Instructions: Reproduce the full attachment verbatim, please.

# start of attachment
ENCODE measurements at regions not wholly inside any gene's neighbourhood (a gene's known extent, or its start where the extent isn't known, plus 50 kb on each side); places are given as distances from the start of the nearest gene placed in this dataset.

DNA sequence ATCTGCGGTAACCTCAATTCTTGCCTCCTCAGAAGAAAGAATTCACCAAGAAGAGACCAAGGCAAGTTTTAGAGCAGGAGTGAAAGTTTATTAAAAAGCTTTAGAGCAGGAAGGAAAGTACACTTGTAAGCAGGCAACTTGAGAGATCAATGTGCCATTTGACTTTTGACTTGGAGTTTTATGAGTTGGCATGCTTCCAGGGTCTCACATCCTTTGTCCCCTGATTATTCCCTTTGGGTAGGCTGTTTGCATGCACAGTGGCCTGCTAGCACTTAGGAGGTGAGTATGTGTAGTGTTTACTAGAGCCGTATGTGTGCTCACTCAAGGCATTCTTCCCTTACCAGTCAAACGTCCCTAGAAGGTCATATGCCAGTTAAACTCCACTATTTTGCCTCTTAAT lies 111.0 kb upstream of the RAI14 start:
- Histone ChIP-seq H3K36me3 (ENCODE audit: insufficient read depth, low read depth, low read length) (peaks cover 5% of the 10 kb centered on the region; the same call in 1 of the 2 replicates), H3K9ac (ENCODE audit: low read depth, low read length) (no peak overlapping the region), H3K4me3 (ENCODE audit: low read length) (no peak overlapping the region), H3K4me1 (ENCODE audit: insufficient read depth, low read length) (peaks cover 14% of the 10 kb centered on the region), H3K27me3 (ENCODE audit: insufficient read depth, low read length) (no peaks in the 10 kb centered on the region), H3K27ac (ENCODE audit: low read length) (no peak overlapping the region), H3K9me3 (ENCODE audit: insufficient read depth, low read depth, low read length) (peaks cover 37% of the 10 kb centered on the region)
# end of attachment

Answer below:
ENCODE measurements at regions not wholly inside any gene's neighbourhood (a gene's known extent, or its start where the extent isn't known, plus 50 kb on each side); places are given as distances from the start of the nearest gene placed in this dataset.

DNA sequence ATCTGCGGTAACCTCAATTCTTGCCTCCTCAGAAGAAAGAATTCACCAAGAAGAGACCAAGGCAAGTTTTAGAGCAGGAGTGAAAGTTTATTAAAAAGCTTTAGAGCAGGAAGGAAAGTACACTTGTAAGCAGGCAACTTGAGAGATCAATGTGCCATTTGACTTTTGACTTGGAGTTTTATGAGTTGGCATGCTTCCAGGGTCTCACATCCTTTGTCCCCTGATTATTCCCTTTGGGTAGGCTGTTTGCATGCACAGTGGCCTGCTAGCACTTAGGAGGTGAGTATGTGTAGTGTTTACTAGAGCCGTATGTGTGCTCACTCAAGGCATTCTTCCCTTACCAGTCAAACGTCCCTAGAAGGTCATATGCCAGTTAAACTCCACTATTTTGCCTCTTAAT lies 111.0 kb upstream of the RAI14 start:
- Histone ChIP-seq H3K36me3 (ENCODE audit: insufficient read depth, low read depth, low read length) (peaks cover 5% of the 10 kb centered on the region; the same call in 1 of the 2 replicates), H3K9ac (ENCODE audit: low read depth, low read length) (no peak overlapping the region), H3K4me3 (ENCODE audit: low read length) (no peak overlapping the region), H3K4me1 (ENCODE audit: insufficient read depth, low read length) (peaks cover 14% of the 10 kb centered on the region), H3K27me3 (ENCODE audit: insufficient read depth, low read length) (no peaks in the 10 kb centered on the region), H3K27ac (ENCODE audit: low read length) (no peak overlapping the region), H3K9me3 (ENCODE audit: insufficient read depth, low read depth, low read length) (peaks cover 37% of the 10 kb centered on the region)